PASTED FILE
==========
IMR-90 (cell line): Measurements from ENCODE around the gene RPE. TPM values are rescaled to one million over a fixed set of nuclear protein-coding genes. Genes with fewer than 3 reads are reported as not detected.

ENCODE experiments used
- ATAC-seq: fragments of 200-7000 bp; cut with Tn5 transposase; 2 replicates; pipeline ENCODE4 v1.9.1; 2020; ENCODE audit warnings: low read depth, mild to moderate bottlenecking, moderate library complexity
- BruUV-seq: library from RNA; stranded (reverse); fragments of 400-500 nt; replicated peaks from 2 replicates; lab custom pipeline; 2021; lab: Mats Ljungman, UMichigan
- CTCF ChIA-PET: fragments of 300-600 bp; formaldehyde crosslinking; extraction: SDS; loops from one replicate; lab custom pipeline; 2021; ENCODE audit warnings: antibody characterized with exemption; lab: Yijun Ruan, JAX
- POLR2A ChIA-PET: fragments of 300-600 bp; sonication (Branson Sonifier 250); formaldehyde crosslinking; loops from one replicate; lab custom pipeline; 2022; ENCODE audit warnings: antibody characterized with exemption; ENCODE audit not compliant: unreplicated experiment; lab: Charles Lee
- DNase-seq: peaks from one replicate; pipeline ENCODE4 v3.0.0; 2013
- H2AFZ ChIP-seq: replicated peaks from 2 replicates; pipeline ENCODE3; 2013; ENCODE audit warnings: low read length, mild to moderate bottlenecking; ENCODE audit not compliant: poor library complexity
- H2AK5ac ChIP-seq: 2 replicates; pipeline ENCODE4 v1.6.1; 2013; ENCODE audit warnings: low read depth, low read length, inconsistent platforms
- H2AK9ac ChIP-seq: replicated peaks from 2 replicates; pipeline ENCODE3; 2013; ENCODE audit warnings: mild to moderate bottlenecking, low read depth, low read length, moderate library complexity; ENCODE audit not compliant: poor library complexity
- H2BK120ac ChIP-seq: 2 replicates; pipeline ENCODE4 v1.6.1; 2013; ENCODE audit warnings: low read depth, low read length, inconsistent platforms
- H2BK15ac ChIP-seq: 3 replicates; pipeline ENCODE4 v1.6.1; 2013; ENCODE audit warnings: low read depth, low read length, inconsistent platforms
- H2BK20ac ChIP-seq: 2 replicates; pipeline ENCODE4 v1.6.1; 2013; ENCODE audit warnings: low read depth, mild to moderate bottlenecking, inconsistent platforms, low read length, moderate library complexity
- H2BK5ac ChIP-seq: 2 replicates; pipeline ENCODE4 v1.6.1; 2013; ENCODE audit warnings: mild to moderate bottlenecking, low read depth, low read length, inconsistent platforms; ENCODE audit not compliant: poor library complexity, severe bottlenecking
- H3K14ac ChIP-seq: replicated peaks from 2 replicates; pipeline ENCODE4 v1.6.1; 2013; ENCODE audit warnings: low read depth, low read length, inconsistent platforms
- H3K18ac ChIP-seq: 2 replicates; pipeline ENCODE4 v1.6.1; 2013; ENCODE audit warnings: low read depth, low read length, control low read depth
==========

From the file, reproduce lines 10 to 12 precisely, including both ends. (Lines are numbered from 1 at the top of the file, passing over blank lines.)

- H2AK9ac ChIP-seq: replicated peaks from 2 replicates; pipeline ENCODE3; 2013; ENCODE audit warnings: mild to moderate bottlenecking, low read depth, low read length, moderate library complexity; ENCODE audit not compliant: poor library complexity
- H2BK120ac ChIP-seq: 2 replicates; pipeline ENCODE4 v1.6.1; 2013; ENCODE audit warnings: low read depth, low read length, inconsistent platforms
- H2BK15ac ChIP-seq: 3 replicates; pipeline ENCODE4 v1.6.1; 2013; ENCODE audit warnings: low read depth, low read length, inconsistent platforms